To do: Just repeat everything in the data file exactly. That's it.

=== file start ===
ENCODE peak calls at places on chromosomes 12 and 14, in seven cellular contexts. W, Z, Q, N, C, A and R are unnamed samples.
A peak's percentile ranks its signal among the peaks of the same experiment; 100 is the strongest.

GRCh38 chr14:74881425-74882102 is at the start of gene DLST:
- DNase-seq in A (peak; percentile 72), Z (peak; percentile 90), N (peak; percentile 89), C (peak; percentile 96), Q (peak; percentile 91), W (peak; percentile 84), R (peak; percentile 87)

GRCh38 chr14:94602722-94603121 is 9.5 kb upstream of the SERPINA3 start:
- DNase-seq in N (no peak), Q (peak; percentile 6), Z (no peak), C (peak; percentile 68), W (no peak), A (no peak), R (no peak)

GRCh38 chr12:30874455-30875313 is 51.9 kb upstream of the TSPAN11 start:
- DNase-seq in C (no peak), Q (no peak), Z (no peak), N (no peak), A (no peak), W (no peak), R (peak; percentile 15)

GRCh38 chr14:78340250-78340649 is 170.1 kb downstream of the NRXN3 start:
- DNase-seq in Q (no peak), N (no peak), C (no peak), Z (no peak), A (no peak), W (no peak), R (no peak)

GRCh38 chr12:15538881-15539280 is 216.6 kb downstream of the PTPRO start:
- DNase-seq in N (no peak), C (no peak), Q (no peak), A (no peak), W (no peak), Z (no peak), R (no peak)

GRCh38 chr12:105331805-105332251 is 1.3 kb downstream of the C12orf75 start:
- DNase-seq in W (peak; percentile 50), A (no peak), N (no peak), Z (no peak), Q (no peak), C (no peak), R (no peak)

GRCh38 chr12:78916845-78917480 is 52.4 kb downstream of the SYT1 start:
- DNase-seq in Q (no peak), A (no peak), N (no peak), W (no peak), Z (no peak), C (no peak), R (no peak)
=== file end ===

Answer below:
ENCODE peak calls at places on chromosomes 12 and 14, in seven cellular contexts. W, Z, Q, N, C, A and R are unnamed samples.
A peak's percentile ranks its signal among the peaks of the same experiment; 100 is the strongest.

GRCh38 chr14:74881425-74882102 is at the start of gene DLST:
- DNase-seq in A (peak; percentile 72), Z (peak; percentile 90), N (peak; percentile 89), C (peak; percentile 96), Q (peak; percentile 91), W (peak; percentile 84), R (peak; percentile 87)

GRCh38 chr14:94602722-94603121 is 9.5 kb upstream of the SERPINA3 start:
- DNase-seq in N (no peak), Q (peak; percentile 6), Z (no peak), C (peak; percentile 68), W (no peak), A (no peak), R (no peak)

GRCh38 chr12:30874455-30875313 is 51.9 kb upstream of the TSPAN11 start:
- DNase-seq in C (no peak), Q (no peak), Z (no peak), N (no peak), A (no peak), W (no peak), R (peak; percentile 15)

GRCh38 chr14:78340250-78340649 is 170.1 kb downstream of the NRXN3 start:
- DNase-seq in Q (no peak), N (no peak), C (no peak), Z (no peak), A (no peak), W (no peak), R (no peak)

GRCh38 chr12:15538881-15539280 is 216.6 kb downstream of the PTPRO start:
- DNase-seq in N (no peak), C (no peak), Q (no peak), A (no peak), W (no peak), Z (no peak), R (no peak)

GRCh38 chr12:105331805-105332251 is 1.3 kb downstream of the C12orf75 start:
- DNase-seq in W (peak; percentile 50), A (no peak), N (no peak), Z (no peak), Q (no peak), C (no peak), R (no peak)

GRCh38 chr12:78916845-78917480 is 52.4 kb downstream of the SYT1 start:
- DNase-seq in Q (no peak), A (no peak), N (no peak), W (no peak), Z (no peak), C (no peak), R (no peak)